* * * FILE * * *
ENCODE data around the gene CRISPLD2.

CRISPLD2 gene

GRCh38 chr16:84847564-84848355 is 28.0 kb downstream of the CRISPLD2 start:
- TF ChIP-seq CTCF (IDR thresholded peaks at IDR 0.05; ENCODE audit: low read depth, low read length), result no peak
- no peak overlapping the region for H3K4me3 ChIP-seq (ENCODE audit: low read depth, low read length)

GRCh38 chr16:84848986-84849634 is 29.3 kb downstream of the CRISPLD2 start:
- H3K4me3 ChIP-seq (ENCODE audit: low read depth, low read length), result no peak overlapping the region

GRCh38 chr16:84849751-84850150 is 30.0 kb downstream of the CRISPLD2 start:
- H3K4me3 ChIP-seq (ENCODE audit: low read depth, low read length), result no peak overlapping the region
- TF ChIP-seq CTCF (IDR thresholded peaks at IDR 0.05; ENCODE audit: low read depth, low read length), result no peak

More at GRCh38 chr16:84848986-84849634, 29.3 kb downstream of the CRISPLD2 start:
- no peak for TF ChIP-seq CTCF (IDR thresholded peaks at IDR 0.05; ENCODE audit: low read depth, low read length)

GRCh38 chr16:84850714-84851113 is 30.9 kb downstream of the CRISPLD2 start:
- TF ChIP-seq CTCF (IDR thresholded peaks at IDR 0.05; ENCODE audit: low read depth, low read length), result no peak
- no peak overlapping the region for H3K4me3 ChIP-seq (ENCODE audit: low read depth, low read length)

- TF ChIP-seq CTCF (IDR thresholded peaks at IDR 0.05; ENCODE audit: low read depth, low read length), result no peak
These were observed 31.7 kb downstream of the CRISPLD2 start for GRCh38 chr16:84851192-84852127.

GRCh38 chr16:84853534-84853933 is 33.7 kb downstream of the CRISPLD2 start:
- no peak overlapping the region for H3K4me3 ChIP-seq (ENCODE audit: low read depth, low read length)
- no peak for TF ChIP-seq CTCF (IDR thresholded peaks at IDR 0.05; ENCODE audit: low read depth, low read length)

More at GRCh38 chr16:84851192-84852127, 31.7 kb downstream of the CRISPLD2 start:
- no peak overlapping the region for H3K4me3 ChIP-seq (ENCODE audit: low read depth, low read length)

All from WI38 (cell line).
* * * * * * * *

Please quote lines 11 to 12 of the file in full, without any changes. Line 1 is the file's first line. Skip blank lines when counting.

More at GRCh38 chr16:84848986-84849634, 29.3 kb downstream of the CRISPLD2 start:
- no peak for TF ChIP-seq CTCF (IDR thresholded peaks at IDR 0.05; ENCODE audit: low read depth, low read length)